I have been reading two books lately about two very different topics that engage the same basic question: How can we act as genuine individuals in a society that treats us all as interchangeable consumers of goods and services? One, that spoke directly to themes in Sawdust and Soul, was The World Beyond Your Head: On Becoming an Individual in an Age of Distraction, by Matthew Crawford. His earlier book, Shop Class as Soul Craft had caught my imagination and I wanted to follow up on that theme. The other was Being Mortal: Medicine and What Matters in the End, by Atul Gawande, a surgeon and medical writer in Boston, whose earlier pieces in The New Yorker evinced great wisdom and insight. Besides, my wife and reading companion Sylvia had recommended it to me.
Crawford is a philosopher and a motorcycle mechanic in Virginia. I’m not sure which of those things he does at night and which is his day job. They are probably churned together. Most of his academic conversation partners swim in the currents of German philosophy—Kant, Hegel, Heidegger and the like. But his boat seems to be constructed more out of the traditions of American pragmatism with an admixture of Michael Polyani’s insights. But don’t worry about that. What he is trying to say is that our own fetish of individualism has been based in a wrong-headed notion that we had to detach from the world around us and from traditions of work and action in order to become truly free individuals who act according to our own will and reason. However, what we need is not this detachment but engagement in the practices of the great craft traditions that demand the movement of our body as well as our mind. We are embodied selves who learn and think most fully and uniquely when we are engaged in practical activity that relates us to a whole community enduring over generations, whether that be carpentry, sailing, organ-building, or, yes, cooking.
All of this is built up with an argument that takes us into the insidious manipulations of the gambling (not “gaming”) industry as well as the fascinating and resurgent craft of building organs. It is a rich itinerary, indeed. I was struck, of course, with the parallels with what John and I were trying to get at in Sawdust and Soul. “Mindful meditation,” as I put it, is a way of engaging mind and hands with wood in order to find a kind of transcendence in the real-world particular. Just as John and I found a re-anchoring of our lives in this practical activity with natural materials, so Crawford is finding a more generous lever to get at the destructive forces of consumer culture as well as the liberating possibilities opened up by commitment to the craft traditions.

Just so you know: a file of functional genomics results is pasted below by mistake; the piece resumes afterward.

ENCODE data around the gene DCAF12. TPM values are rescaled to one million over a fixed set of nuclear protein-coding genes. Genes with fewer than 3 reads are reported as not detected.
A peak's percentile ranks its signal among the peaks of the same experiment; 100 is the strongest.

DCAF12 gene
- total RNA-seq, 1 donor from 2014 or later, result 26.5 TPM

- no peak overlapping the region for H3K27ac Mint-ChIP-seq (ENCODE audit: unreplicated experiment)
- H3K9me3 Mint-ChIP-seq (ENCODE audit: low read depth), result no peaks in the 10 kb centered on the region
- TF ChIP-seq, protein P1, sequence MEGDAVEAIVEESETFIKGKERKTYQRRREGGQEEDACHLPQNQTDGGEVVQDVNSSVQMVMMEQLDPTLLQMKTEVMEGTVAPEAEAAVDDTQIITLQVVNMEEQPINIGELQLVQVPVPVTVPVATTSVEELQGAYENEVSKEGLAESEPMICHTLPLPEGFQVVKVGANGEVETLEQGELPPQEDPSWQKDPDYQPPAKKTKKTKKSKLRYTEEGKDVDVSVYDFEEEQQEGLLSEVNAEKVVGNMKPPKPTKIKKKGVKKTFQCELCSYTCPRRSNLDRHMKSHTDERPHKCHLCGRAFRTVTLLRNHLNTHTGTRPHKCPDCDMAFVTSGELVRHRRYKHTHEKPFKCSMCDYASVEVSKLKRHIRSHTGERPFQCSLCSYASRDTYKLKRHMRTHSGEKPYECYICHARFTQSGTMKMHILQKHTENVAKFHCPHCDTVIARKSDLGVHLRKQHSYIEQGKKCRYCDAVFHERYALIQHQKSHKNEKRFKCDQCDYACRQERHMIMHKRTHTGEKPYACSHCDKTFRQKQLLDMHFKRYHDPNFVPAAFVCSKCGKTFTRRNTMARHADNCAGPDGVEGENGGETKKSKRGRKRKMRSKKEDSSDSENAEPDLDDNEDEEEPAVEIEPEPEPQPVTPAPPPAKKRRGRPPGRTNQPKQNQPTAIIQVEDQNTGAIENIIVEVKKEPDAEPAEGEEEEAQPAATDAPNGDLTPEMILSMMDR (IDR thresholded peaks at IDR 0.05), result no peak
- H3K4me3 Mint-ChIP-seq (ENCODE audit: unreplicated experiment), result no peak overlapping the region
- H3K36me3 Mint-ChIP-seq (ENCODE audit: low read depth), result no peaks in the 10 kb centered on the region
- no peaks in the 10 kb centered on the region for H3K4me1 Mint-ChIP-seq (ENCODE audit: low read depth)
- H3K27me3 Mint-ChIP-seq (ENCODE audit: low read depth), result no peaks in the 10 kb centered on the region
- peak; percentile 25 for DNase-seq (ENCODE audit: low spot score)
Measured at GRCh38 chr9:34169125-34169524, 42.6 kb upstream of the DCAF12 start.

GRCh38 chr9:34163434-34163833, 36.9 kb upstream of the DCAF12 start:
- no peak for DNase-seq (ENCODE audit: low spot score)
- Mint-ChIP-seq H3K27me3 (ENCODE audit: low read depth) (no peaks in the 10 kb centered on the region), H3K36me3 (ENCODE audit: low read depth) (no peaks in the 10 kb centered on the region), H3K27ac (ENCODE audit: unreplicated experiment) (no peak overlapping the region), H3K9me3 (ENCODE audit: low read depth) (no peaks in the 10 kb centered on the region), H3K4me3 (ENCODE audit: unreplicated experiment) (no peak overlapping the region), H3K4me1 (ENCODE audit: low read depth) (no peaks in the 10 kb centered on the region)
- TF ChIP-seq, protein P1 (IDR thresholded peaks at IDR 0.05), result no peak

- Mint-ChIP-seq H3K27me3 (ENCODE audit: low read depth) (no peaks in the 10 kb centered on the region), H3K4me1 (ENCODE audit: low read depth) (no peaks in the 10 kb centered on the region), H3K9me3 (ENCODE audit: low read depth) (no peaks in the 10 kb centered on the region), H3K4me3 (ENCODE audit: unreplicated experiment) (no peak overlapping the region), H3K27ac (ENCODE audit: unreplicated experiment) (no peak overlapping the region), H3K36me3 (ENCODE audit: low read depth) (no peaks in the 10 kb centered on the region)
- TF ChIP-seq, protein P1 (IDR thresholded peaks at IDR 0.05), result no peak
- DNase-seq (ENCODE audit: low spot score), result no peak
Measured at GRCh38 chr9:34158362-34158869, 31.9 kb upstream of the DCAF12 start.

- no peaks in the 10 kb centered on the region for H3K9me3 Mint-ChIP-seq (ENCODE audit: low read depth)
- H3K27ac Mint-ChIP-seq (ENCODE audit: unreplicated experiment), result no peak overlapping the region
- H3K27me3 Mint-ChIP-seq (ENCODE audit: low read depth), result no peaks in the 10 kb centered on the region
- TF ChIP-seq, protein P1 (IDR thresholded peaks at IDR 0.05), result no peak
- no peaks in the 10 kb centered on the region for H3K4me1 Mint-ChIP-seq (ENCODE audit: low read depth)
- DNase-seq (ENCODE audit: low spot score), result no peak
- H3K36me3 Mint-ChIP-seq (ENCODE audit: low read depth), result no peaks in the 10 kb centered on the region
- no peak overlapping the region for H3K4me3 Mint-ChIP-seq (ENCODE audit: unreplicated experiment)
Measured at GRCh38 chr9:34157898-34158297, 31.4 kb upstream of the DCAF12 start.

What has this to do with the reflections of a surgeon? A lot, it turns out. Gawande opens his exploration with a chapter on “The Independent Self,” in which he shows how most contemporary medicine approaches us as customers and the physician as a vendor who describes the various options and then asks us to choose among them out of our relative ignorance. This vendor-customer model was meant to replace the paternalism of “the doctor knows best” that pervaded medicine in an earlier age and still does in many rural areas. However, this notion of the individual as consumer, with its assumption that prolonging the life of the individual’s body is the main goal of medicine, is also a mistaken understanding of who we are as persons. For Gawande, we want to be authors of a coherent life story that makes sense within a community of memory and hope. Crawford is saying much the same thing in a different context. What we need is a guiding, informed conversation with physicians and medical care-givers about the meaning and purpose of our life. What goals and values do we want to pursue as our options for physical mobility and mental acuity diminish with age or impairment? Within this framework, then, doctor and patient can work together to maximize those goals and values.
This model of conversation and personally-tailored care also is emerging in the institutional models for living out our later years—a matter of increasing interest to people like me, for sure. Do we want to be “institutionalized” and fit into the routines and requirements of a “nursing home,” “retirement village,” or other large-scale “continuous care” facility? Or are there other options that enable each of us to maximize the specific goals and values we have for our lives? Gawande weaves his argument for new approaches through a number of case studies rather than forays into academic philosophy, although he picks up on Josiah Royce, one of my favorites in my college and graduate school years. Through his stories, we can try on some different scenarios to get a feel for their pain or their possibility.
In both books, then, the authors are calling for a new, embodied, way to author our identity, to live out our story in the most imaginative way we know. To do this, we will have to live against the grain of our society and find ways to remold it to enable each of us to live in conversation with our bodies, our natural world, and the communities that have shaped us and that we hope will receive our memory. It’s worth talking about. You can start with these partners, for sure.